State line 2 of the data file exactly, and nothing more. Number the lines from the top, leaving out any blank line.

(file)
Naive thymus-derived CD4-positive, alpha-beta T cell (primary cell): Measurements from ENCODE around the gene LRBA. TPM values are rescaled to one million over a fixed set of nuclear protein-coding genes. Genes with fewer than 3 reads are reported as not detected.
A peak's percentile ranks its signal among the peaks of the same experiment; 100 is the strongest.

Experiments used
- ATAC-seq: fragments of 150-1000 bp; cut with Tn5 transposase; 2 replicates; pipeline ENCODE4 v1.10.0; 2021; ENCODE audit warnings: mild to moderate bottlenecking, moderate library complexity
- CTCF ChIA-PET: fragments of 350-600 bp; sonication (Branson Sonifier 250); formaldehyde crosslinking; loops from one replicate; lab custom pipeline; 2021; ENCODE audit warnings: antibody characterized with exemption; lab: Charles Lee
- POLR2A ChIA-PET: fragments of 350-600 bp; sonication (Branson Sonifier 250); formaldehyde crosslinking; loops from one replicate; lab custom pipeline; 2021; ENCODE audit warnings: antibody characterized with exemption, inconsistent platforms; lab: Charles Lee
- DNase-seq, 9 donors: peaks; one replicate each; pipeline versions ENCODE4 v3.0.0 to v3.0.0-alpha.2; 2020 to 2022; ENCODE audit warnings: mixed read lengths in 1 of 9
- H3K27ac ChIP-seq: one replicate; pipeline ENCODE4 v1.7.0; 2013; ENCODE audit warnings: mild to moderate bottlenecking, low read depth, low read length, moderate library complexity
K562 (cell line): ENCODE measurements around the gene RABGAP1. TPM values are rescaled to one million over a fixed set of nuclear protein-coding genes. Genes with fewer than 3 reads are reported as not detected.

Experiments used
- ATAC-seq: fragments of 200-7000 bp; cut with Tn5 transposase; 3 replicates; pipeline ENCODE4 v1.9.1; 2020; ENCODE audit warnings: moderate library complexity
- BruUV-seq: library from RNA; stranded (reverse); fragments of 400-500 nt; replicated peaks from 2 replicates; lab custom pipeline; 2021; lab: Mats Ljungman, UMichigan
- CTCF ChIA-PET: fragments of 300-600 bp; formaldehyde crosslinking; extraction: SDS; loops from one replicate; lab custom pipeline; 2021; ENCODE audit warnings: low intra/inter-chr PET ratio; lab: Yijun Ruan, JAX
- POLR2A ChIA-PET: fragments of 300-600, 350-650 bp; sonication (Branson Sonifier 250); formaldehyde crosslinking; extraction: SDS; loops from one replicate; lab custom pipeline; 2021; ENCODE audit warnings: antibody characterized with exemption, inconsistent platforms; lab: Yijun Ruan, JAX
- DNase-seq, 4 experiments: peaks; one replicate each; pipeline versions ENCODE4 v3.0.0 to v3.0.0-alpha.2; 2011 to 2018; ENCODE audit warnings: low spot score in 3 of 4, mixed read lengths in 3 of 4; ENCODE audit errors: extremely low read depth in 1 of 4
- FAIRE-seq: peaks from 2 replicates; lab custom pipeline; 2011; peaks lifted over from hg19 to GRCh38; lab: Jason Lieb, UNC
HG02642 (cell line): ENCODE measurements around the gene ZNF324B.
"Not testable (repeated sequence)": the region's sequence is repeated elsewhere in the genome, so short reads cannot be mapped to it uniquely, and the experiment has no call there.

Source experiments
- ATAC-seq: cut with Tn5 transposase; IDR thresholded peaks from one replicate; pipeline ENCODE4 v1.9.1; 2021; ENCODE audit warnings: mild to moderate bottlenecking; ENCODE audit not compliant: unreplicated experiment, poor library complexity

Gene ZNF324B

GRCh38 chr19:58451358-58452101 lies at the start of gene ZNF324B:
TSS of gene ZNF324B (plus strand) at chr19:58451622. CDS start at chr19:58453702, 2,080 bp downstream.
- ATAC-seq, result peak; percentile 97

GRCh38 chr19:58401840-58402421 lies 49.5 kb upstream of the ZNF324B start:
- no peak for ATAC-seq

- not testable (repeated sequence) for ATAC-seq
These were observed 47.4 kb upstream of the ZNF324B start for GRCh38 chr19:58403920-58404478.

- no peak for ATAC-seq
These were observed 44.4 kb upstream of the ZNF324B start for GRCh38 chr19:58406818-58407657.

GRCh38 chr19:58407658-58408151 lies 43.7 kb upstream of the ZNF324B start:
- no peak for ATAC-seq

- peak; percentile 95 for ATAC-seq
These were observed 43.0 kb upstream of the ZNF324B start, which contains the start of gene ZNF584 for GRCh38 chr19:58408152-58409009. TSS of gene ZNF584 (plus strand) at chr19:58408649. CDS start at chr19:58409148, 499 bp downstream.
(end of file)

A peak's percentile ranks its signal among the peaks of the same experiment; 100 is the strongest.